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a complete service of plate that could be styled, on the 1822.
whole, classical. In most of them there were a few
standing pieces, such as the centre pieces and the wine
coolers. I was desirous that my native town should have
the opportunity and honour of making a truly classical
service ; and for the embodying the designs I did not
see that I could take my stand with so much success as
at the Acropolis, at Athens. I could not spare so
long an absence from my establishment as to be able
to visit that place j I therefore, had recourse, for my
authority, to the publication of Spon and Wheeler.
I was of opinion that the Temple of the Parthenon
would of itself famish the whole, or nearly so; and
when I speak of a service of plate, I mean fit)m the
massive long plateau down to the salt cellars ; and
I felt convinced that the whole of the pieces might be
embodied out of the eastern or front tympan, which is
the birth of Minerva.

The western or back tjrmpan, which is the dispute
between Minerva and Neptune for the possession of

The metopes — the victories obtained by Theseus
against the Centaurs and the Amazons.

The eastern frieze, consisting of religious rites and

The southern ditto, consisting of oxen led as victims.

The northern ditto, the citizens and strangers at
Athens carrying upon their shoulders baskets filled with
various kinds of offerings.

The western ditto, the flute players and the performers
on the lyre, who preceded the old men of Athens to the


And these would require —

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1822. i8t The plateau.

2d The centre for the plateau^ the Parthenon.
ScL The candelabra.
4th. The wine coolers.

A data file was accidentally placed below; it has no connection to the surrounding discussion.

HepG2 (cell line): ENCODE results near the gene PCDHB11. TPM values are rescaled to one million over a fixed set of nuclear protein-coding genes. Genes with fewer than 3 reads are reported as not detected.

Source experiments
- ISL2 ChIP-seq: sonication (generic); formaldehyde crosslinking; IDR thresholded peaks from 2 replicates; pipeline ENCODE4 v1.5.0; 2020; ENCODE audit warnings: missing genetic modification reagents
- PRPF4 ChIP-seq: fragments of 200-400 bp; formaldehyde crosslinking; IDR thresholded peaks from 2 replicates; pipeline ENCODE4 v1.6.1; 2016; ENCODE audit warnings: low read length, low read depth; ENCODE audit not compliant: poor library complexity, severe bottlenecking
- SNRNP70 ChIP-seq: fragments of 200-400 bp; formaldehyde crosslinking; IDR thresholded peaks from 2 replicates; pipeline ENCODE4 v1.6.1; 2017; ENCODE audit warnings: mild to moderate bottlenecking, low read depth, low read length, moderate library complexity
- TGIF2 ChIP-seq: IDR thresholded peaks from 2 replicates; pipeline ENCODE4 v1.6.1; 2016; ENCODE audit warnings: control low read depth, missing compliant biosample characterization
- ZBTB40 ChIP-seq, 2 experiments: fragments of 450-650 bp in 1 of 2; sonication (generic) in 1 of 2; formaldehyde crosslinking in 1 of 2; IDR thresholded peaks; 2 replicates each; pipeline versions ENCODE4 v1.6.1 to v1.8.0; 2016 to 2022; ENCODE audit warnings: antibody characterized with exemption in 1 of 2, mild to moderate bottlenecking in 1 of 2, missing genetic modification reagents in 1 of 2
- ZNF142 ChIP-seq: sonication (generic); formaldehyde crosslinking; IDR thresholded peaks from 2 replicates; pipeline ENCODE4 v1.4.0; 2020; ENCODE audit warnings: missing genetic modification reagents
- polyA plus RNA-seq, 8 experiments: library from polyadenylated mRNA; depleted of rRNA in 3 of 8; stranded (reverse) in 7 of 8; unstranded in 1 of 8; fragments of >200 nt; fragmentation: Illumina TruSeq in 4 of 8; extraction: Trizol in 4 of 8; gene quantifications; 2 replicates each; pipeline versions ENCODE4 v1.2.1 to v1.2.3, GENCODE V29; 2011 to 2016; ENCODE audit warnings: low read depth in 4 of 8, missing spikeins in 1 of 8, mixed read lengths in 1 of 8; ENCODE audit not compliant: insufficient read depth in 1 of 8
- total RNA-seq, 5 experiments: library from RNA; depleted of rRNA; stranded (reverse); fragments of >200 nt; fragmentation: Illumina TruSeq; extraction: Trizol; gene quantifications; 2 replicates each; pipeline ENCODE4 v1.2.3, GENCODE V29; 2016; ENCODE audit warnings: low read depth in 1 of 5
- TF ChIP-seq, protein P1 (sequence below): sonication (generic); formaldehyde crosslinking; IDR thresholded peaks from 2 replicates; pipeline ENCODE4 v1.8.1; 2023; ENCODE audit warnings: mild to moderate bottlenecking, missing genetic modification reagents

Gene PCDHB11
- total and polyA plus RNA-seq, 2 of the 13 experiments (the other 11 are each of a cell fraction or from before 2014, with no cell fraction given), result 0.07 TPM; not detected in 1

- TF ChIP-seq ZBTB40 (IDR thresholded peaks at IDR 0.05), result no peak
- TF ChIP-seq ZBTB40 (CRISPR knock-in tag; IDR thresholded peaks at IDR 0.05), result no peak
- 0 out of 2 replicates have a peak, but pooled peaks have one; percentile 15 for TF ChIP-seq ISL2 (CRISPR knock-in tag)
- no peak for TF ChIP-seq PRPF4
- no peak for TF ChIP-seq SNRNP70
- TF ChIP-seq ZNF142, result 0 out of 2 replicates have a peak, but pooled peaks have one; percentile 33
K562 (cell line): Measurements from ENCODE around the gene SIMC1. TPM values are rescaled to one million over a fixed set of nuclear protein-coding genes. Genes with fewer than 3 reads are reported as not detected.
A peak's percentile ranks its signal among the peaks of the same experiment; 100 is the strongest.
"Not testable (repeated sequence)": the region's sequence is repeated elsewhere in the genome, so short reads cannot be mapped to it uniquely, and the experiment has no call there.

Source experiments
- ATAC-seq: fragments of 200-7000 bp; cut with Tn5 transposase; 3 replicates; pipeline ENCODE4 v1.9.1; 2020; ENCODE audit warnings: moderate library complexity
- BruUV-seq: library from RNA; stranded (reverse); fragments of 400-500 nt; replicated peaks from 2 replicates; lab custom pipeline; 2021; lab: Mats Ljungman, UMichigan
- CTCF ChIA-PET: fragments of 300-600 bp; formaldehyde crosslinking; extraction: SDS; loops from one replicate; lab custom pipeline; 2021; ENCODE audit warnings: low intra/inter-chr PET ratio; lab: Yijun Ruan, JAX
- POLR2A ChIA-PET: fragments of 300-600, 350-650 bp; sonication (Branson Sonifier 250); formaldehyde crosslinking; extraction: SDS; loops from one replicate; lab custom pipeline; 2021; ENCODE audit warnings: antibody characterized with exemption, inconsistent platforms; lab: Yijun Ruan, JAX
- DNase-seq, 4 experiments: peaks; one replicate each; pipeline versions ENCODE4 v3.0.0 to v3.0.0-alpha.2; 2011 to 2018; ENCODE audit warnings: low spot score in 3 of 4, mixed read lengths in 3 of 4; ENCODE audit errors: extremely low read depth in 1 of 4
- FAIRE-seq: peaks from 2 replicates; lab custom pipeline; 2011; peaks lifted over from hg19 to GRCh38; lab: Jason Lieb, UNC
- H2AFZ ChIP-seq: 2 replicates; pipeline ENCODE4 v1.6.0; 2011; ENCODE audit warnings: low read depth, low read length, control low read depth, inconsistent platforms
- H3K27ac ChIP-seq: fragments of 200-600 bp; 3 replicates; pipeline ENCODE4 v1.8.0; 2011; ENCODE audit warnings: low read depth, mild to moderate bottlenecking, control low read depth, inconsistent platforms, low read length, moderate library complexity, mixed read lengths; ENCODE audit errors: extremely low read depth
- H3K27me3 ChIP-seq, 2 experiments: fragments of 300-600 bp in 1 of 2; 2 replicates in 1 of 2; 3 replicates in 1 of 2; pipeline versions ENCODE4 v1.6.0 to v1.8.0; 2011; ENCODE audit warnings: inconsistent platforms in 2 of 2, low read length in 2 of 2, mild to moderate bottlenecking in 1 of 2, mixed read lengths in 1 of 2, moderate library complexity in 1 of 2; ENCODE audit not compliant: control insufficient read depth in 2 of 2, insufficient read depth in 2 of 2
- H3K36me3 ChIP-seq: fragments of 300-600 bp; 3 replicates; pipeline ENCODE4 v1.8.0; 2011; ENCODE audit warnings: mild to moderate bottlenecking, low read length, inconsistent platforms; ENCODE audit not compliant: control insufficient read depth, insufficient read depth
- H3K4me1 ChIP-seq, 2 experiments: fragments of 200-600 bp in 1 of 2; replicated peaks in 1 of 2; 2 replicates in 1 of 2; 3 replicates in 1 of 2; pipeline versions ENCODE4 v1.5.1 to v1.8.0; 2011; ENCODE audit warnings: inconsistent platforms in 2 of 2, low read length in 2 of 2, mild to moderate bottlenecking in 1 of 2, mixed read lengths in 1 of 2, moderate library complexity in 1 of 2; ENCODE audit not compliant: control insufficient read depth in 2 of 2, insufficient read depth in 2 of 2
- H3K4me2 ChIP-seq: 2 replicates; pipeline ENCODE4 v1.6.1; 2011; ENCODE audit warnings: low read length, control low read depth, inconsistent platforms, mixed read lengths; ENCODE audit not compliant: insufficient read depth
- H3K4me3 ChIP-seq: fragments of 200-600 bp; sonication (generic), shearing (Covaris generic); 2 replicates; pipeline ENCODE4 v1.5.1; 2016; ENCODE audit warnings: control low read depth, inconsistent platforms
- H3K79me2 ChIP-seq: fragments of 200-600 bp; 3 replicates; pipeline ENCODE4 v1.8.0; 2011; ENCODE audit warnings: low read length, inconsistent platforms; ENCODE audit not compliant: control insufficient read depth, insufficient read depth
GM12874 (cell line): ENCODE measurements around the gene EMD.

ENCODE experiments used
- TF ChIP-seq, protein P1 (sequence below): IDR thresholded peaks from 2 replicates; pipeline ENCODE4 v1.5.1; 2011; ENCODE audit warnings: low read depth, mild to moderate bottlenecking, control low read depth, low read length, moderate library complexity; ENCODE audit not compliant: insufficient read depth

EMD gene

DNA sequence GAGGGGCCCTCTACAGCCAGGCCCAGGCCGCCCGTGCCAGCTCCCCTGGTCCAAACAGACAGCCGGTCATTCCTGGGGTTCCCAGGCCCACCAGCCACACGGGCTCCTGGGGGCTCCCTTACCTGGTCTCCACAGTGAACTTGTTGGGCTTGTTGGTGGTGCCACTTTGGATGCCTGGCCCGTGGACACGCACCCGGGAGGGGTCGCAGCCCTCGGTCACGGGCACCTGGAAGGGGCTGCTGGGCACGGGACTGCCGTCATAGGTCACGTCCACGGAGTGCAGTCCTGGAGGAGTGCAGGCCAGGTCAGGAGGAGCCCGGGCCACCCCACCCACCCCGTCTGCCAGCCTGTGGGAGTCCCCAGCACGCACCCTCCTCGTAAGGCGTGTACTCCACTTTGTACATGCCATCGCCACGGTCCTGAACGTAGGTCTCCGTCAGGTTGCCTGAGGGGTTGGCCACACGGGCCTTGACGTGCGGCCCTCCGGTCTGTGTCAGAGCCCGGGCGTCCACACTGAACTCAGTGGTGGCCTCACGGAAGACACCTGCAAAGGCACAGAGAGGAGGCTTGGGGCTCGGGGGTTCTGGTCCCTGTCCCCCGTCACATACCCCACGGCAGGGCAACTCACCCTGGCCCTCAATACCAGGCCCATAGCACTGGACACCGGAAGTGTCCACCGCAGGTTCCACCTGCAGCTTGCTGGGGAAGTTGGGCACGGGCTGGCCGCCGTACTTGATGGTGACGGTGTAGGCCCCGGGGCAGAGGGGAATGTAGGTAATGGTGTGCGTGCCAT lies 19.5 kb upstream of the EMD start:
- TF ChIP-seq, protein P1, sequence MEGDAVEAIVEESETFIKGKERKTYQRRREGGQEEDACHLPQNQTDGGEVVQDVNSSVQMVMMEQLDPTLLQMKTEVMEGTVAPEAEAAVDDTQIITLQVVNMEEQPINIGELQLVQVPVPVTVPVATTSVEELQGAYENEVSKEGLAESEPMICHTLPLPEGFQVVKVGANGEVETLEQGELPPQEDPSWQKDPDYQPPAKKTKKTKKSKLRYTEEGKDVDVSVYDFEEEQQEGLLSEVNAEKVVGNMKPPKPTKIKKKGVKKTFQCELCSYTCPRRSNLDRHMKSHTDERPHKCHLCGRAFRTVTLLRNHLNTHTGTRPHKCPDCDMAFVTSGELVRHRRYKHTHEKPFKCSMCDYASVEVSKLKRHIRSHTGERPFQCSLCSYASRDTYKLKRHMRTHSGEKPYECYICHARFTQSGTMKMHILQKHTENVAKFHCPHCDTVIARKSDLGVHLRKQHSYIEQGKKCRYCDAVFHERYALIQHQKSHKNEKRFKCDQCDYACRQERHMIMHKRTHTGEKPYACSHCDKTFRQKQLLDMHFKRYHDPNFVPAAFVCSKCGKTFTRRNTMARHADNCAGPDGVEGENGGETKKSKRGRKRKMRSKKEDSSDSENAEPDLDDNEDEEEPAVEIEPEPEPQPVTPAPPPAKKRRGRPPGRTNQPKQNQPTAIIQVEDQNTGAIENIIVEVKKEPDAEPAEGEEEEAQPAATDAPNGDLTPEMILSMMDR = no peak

5th. Soup and sauce tureens.
6th. Curry dishes and warmers
7th. Meat dishes, soup plates, and dinner plates.
8th. The candelabra.
9th. The tall flaggons.
10th. The salt cellars.

Having arranged my ideas for accomplishing the same,
I had the designs beautifully drawn in colour, by the
celebrated draughtsman. Lines, and placed in an elephant
folio book, handsomely bound, &c., each design occupy-
ing one page, and observations made and reasons given,
in writing, on the left hand page, with an address to the
King on the first leaf.

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"To His Most Excellent Majesty King Geokge 1822.
THE Fourth.

" May it please your Majesty,

" As heaven has mspired your Majesty with such great
taste for the fine arts, that your Majesty not only studies
their theory, hut often is graciously pleased to conde-
scend to honour the inventor of any work of art with
the inspection of it, I am encouraged to hope that your
Majesty may deign to look over the accompanying draw-
ings which I have projected, with the intention of their
heing applicable for a classical service of plate.

** After much labour, attention, and expense, I have
established in my manufactory modellers, chasers, and
sculptors, in OT'Tnolv^ silver, and bronze, whose works
begin to be appreciated by the public, and by the inha-
bitants of this great commercial town, where the arts
have lately taken root, and are progressing, and its in-
habitants looking up with gratitude to your Majesty as
the grand promoter of scientific art connected with the
manufactories of your Majesty's dominions.

** On enquiry respecting the different services of plate
generally spoken of in Europe of any celebrity, I have
never heard of one that can be termed classical. These
reflections gave confidence to my feelings, that I should
not incur your Majesty's displeasure in an attempt to put
to paper my ideas on this subject, and your Majesty will
perceive that I have taken advantage of those traces of
Grecian taste that adorn the Acropolis at Athens.

"Offering your Most Gracious Majesty my most
grateful homage, I remain ever your Majesty's most
dutiful and loyal subject,

" Edward Thomason, of Birmingham.
**May, 1822."

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Being, perhaps, the most important piece, as its situation
on the table is always so favourable for general view,
I propose that the border, or the top edge of it, shall
be embellished with the procession that ornaments the
frieze of the cella round the Temple of the Parthenon
at Athens ; this subject admitting the greatest variety
of Athenian characters, representing

The Caniphori, with sacred baskets of articles for the

The Archophorij or bearers of leathern bottles filled
with wine.

Jupiter and Minerva^ and various divinities and
deified heroes.

Oxen led as victims for the festival by the Athenian

Athenian Warriors^ armed with shields, placed in
chariots with two and four horses.

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Online LibraryQuébec (Province). LegislatureSessional papers → online text (page 13 of 25)